FIGURE 2.6

FIGURE 2.6 Verify you are configuring the correct farm before starting or stopping services.

Email and Text Messages

SharePoint Server 2013 provides many ways to communicate via email and mobile text messaging. Pay close attention to the configuration of both incoming email messages and text messages (SMS). There are possible cost and security issues associated with external, automated farm communications.

Outgoing Email Settings

Outgoing email is primarily used for system alerts. Alerts allow users to be updated when an object changes, such as a list or a document. Depending on the users’ choice, they can be alerted immediately, daily, or weekly. Additionally, the system generates messages for workflows and other system content that leverages outgoing email. To configure outgoing email, you need to specify an outbound Simple Mail Transfer Protocol (SMTP) server, as shown in Figure 2.7.

FIGURE 2.7

FIGURE 2.7 The From address and Reply-To address values can be different.

Although the From and Reply-To addresses can be different, they usually are not. Allowing a different From address might help you with current Unsolicited Commercial Email (UCE) whitelists, for example. You can also change the character set if needed for a different language. Be sure both the SharePoint Foundation 2013 and SharePoint Server 2013 language packs are loaded for the selected language.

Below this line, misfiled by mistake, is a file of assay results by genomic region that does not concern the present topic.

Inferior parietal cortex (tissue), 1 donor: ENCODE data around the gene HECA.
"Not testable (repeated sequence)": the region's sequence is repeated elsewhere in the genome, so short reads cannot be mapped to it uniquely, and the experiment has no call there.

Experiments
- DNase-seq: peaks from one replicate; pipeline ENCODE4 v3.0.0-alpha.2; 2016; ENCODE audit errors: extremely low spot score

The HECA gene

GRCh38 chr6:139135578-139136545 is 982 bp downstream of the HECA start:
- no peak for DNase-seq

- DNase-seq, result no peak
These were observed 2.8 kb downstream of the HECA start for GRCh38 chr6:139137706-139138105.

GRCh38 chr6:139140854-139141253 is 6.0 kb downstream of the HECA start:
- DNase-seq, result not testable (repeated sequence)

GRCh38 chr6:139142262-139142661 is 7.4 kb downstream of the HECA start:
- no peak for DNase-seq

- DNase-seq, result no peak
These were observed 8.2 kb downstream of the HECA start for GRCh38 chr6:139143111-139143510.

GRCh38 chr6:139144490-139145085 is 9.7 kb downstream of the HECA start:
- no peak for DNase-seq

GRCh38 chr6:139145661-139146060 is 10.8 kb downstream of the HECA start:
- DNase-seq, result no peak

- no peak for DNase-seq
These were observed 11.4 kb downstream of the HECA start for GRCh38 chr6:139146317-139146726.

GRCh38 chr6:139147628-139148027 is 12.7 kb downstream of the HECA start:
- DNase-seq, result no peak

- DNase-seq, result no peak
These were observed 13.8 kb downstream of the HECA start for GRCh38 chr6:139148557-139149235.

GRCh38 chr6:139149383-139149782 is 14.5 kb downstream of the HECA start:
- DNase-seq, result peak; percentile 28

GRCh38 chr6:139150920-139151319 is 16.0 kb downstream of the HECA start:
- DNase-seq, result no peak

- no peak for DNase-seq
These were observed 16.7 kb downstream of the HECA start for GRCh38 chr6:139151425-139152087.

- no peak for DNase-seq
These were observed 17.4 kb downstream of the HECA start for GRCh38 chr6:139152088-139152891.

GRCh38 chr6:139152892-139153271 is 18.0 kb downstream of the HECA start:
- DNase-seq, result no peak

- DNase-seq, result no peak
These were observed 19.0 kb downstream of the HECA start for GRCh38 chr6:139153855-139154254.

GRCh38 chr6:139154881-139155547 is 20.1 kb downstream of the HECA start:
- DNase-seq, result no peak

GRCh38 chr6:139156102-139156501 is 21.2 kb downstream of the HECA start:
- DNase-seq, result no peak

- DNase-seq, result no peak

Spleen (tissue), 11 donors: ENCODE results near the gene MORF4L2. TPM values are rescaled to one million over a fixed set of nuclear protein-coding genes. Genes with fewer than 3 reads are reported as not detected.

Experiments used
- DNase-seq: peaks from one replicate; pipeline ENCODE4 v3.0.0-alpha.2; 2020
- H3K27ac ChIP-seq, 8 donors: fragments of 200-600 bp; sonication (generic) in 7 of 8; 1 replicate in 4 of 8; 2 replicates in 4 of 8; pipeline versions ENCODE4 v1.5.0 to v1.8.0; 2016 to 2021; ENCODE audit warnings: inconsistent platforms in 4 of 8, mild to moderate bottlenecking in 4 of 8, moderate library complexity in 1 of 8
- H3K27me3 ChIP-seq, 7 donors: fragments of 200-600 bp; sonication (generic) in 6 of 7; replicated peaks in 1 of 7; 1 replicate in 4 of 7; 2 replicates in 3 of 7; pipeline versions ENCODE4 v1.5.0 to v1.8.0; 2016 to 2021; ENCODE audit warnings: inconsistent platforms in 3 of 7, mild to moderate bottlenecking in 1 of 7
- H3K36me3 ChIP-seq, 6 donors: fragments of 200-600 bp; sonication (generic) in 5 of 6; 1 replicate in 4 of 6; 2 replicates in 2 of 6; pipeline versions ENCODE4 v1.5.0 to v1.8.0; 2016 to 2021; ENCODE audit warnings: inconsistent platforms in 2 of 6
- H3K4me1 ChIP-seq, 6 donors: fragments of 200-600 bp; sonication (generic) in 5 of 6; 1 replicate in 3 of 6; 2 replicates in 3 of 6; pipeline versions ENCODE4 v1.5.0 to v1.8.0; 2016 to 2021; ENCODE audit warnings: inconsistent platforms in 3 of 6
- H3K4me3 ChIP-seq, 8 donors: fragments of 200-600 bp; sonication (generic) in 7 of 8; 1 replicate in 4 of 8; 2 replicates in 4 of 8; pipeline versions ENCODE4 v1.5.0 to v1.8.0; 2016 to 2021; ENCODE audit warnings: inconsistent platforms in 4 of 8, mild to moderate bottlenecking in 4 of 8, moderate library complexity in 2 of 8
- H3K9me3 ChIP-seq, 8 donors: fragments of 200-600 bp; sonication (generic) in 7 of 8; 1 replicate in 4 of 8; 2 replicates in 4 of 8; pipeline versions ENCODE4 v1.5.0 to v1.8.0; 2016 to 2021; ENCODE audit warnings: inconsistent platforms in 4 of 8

Incoming Email Settings

Configuring incoming email is more complex than configuring outgoing email and requires changes to both your Windows servers and Active Directory configuration. First, you must have an SMTP server loaded on the servers that will accept incoming email. SharePoint Server 2013 does not include an SMTP service, but the default Windows Server SMTP server should work quite well. In Windows Server 2008 and Windows Server 2012, you add the SMTP server from Server Manager, Features.

After you have installed the SMTP service, or identified an external SMTP server to use for incoming email and have created and delegated permissions in Active Directory, you can proceed with configuring your farm’s Incoming Email settings. If you have enabled the Directory Management Service, distribution lists can be created automatically when enabled for SharePoint Server sites. Creating distribution lists automatically creates a distribution list in Active Directory and keeps it synchronized from SharePoint Server to Active Directory. Doing so allows users to easily send email to SharePoint Server groups when needed.

An additional function of the Directory Management Service is that it automatically creates an Active Directory contact when email–enabling a list or library. Although it is not required or always desired, you can have the email address available in the Global Address List (GAL) after email-enabling a list. If you have not enabled the Directory Management Service, you must manually, or through a custom process, create an entry for each mail-enabled document library and list you want to receive email.

To configure incoming email, navigate to the Incoming Email Settings page at Central Administration, System Settings, Configure Incoming Email Settings:

  1. Select Yes to enable sites on this server to receive email.
  2. Select Automatic unless you are using an SMTP server other than the native Windows Server SMTP Service. If you are using a third-party SMTP server, be sure to define the email drop folder at the bottom of the page. Be aware that many third-party SMTP servers will not integrate with SharePoint Server 2013.